>>
    >>Errr, how can I get the "ignore white space" behavior, along with
    >>the "split at the delimiter" behavior together?

    >
    >
    > I think you are barking up the wrong tree.
    >
    > Take your string.
    >
    > Locate the 2 ':' characters.
    >
    > Split the string into 3 seperate strings using the ':' positions
    > you have determined earlier.
    >
    > You now have 3 strings, each one containing maybe some
    > leading whitespace, the token, maybe some trailing whitespace.
    >
    > Get rid of leading and trailing whitespace in each string
    > and you are left with the tokens alone.
    >
    > Not every problem is worth to be solved with clever uses of streams.
    > Sometimes simple string manipulation is simpler.


    How disappointing :)

    What you describe is what I have done, but I was hoping for shorter
    a solution (in terms of lines of code).


    void extract_field(string &field, string &line, size_t lpos, size_t
    rpos)
    {
    string temp = line.substr(lpos, rpos-lpos);

    lpos = temp.find_first_not_of(WHITESPACE);
    rpos = temp.find_first_of(WHITESPACE, lpos);

    if (lpos == string::npos) // temp contains only white space.
    {
    field.erase();
    }
    else
    {
    field = temp.substr(lpos, rpos-lpos);
    }
    }

    {
    string opt_name, opt_type, opt_val;

    size_t lpos = 0, rpos; // left and right position.

    // Extract option name from line and strip white space.
    rpos = line.find_first_of(COLON, lpos);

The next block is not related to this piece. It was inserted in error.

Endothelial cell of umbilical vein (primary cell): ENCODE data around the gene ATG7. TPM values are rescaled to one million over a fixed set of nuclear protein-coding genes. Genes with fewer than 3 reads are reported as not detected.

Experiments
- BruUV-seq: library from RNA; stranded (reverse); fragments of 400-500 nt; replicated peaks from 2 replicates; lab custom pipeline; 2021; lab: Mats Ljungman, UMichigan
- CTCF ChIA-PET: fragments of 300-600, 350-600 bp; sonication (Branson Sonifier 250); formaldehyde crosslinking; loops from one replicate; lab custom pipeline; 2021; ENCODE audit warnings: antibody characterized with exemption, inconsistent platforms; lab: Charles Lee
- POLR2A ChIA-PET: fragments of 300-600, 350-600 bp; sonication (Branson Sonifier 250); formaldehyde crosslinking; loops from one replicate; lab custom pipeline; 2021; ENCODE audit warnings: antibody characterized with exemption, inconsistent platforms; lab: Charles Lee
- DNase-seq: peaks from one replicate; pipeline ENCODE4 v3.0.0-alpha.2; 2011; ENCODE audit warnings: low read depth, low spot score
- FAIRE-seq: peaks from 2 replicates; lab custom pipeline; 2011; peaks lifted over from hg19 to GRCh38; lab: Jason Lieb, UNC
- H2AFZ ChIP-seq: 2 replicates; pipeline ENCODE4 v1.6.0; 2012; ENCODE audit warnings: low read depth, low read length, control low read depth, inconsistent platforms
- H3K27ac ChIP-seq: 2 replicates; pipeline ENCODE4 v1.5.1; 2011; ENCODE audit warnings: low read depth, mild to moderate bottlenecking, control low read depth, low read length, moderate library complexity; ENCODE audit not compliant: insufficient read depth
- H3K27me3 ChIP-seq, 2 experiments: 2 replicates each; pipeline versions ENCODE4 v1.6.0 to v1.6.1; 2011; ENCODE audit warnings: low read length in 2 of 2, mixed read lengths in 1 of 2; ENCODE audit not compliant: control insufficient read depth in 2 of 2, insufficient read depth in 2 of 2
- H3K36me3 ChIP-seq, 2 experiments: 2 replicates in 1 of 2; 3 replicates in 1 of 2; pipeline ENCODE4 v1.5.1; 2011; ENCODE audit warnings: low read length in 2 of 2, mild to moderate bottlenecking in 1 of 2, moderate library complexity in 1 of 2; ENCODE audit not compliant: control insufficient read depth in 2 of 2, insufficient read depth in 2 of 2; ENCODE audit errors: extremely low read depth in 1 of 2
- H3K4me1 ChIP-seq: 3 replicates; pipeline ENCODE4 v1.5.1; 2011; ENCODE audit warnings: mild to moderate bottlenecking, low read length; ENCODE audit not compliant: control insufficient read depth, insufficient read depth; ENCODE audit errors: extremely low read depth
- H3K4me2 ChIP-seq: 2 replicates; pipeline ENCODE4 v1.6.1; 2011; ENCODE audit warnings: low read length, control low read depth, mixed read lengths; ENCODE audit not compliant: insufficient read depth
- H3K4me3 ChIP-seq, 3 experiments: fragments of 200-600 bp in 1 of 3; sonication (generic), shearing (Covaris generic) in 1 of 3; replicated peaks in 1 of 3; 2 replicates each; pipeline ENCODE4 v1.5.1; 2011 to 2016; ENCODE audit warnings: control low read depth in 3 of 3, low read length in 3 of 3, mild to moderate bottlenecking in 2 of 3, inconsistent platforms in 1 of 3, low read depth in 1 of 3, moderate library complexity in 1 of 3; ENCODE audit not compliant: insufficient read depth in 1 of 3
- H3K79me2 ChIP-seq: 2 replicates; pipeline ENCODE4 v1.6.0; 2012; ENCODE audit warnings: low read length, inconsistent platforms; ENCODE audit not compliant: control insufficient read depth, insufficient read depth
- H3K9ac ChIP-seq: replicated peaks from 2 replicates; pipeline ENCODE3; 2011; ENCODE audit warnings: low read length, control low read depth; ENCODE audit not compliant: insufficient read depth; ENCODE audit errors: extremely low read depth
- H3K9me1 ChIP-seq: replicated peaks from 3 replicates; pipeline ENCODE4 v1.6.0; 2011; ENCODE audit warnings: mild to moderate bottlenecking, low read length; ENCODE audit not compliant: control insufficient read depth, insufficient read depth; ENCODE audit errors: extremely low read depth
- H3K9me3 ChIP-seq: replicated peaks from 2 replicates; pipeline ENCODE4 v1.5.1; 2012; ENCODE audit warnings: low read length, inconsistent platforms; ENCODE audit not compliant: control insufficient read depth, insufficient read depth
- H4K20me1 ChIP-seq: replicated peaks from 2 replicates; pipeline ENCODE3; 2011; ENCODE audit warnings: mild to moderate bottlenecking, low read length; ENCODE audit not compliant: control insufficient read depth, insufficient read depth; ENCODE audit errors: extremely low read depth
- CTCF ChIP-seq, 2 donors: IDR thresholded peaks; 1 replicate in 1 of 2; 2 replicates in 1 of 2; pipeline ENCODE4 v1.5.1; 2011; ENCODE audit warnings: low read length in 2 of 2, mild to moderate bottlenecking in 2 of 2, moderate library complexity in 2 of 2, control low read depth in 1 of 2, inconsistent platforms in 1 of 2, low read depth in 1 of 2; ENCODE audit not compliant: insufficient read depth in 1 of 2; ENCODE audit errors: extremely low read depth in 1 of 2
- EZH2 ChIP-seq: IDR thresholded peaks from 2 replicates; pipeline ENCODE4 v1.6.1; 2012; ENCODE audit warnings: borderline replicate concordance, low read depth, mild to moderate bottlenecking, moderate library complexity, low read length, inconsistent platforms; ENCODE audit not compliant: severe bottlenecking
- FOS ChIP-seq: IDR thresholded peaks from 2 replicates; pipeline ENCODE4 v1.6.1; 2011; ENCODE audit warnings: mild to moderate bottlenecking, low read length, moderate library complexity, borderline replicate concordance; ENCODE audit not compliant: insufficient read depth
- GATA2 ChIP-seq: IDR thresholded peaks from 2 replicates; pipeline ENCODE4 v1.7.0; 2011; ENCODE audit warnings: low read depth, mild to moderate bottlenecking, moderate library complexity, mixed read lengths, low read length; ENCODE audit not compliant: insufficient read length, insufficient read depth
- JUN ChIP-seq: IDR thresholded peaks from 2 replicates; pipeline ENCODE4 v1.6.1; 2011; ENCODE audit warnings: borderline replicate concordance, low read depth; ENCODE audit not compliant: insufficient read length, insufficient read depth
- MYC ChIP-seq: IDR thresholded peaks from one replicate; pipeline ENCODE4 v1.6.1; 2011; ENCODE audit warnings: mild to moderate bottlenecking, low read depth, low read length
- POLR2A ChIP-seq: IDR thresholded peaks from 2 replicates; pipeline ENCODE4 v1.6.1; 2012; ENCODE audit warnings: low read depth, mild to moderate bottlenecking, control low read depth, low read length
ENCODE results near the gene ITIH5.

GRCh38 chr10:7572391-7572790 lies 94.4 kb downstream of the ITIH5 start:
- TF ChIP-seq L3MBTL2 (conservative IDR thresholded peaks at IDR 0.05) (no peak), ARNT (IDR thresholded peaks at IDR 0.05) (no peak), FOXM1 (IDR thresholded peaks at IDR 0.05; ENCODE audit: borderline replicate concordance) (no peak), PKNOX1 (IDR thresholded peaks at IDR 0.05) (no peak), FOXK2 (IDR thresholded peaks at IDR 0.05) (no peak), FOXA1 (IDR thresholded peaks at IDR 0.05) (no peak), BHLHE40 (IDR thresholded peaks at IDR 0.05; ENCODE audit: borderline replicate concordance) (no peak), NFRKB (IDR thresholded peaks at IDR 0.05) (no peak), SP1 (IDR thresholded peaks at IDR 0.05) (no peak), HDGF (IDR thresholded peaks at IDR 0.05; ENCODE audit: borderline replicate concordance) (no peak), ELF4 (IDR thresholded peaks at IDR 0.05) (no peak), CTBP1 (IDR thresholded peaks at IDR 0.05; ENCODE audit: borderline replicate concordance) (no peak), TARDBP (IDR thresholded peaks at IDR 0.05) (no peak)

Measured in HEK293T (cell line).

extract_field(opt_name, line, lpos, rpos);
    lpos = rpos+1;

    // Extract option type from line and strip white space.
    rpos = line.find_first_of(COLON, lpos);
    extract_field(opt_type, line, lpos, rpos);
    lpos = rpos+1;

    // Extract option value list from line.
    opt_val = line.substr(lpos);
    }

    IMO, the above is far less elegant than:

    myss >> opt_name;
    myss >> opt_type;
    myss >> opt_val;
    // modulo error handling of course

    I might use getline() to split my line into 3 strings... then use an
    istringstream to strip white leading and trailing white space...

    I have a related question: at some point I have a string, and I want
    to concatenate an int at the end.

    string s("toto");
    int n=7;

    s = s + n; // It would be nice if this resulted in s = "toto7" :)

    Am I supposed to use C's sprintf? A stringstream?

    Nudge
    Grumble, Nov 13, 2003
    #4
  5. Hi Grumble,

    "Grumble" <> schrieb im Newsbeitrag
    news:bp0dck$l7s$...
    > How disappointing :)
    >
    > I was hoping for shorter
    > a solution (in terms of lines of code).


    you could take an intensive look at the C++ stream library. There are ways
    to do it, if you really want to. ;-)

    If not's a life-or-death matter of doing it in an object-oriented way or if
    you want to be short, reading a single text line using "cin" followed by a
    sscanf() on the input buffer might be shorter than writing classes for
    sorting out stream input.

    The best solution would be using a class for regular expressions (perhaps
    with streams support).

    Your problem could be parsed by a regular expression like "/\w+[ \t]*:[
    \t]*\w+[ \t]*:[ \t]*\w+/", this means "one or more word characters followed
    by zero or more blank or tab characters, followed by a colon, followed by
    .... etc."

    Languages like Perl or PHP have regular expression support on language or
    library level, and I'm sure there's a regexp library for C++ as well. :)

    I hope that helps.

    Regards,
    Ekkehard Morgenstern.
    Ekkehard Morgenstern, Nov 13, 2003
    #5
  6. Grumble

    Jon Bell Guest

    In article <bp0602$inc$>,
    Grumble <> wrote:
    >
    >I want to read lines from a text file, where each line has the
    >following syntax:
    >
    >token1:token2:token3


    [snip code that reads the file into a vector of strings, one line per